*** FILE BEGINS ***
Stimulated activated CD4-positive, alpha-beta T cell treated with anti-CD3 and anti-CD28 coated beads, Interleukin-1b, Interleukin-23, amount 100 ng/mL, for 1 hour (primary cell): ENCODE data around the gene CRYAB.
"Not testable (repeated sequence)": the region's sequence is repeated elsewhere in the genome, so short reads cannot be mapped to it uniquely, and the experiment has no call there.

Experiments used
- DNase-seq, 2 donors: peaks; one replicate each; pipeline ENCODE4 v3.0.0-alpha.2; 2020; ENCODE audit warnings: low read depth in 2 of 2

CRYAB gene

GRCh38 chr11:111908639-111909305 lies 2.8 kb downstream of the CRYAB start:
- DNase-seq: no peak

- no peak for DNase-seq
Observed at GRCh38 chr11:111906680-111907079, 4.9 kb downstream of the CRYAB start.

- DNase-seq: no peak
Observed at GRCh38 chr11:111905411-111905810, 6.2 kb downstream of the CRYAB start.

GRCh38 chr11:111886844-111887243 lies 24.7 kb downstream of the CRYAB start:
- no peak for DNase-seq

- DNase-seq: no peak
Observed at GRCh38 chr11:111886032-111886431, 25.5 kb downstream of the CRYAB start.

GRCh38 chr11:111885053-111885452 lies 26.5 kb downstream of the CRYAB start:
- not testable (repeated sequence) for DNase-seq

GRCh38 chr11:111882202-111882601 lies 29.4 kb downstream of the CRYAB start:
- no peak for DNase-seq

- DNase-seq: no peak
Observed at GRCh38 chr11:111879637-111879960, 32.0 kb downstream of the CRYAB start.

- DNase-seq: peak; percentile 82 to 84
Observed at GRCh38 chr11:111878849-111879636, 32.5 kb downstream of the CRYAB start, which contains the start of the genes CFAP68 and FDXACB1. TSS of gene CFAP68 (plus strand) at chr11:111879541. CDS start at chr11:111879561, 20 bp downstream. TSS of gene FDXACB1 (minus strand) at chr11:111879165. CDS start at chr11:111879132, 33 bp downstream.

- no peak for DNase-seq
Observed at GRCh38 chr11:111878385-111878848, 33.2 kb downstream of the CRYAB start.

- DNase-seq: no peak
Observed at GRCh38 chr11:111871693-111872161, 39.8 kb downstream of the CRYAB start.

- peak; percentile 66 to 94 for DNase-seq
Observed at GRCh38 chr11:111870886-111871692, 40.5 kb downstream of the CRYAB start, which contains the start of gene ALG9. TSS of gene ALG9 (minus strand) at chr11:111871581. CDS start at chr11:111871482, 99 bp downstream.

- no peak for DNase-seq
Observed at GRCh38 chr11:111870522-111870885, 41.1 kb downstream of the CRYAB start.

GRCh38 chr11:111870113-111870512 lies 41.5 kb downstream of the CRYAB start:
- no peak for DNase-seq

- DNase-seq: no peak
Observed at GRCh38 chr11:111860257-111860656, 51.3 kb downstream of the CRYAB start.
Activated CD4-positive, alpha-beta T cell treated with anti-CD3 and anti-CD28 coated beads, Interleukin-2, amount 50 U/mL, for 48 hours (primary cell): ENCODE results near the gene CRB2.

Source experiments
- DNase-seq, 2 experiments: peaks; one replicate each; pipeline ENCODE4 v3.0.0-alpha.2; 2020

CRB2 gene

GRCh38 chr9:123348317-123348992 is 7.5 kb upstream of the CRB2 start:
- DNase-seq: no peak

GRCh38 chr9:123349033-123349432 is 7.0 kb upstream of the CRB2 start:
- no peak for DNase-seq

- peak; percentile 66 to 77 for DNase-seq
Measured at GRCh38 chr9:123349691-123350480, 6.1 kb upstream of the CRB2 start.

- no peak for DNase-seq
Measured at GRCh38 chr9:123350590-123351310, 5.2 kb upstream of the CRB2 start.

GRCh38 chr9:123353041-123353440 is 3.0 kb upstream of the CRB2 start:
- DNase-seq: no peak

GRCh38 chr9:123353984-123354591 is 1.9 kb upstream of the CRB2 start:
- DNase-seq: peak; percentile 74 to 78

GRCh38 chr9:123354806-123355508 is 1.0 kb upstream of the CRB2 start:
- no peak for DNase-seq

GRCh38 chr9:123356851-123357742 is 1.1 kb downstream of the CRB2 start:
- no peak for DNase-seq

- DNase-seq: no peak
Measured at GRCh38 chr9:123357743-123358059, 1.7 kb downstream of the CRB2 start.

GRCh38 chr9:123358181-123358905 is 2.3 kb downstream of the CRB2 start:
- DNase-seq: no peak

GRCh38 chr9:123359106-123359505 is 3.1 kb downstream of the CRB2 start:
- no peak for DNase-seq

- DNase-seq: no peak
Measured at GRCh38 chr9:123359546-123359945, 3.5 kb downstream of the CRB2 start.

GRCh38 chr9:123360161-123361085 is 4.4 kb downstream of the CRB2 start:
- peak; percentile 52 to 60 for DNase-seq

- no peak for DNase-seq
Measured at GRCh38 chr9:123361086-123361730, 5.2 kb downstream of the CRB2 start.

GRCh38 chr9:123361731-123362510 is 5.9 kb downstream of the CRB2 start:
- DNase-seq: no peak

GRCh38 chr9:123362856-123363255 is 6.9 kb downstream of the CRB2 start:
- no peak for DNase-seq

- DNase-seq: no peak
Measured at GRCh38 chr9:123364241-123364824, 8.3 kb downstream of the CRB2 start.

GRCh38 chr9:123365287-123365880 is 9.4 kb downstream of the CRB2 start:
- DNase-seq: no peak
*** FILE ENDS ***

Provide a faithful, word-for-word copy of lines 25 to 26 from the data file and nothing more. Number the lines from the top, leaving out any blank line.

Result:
Observed at GRCh38 chr11:111878385-111878848, 33.2 kb downstream of the CRYAB start.

- DNase-seq: no peak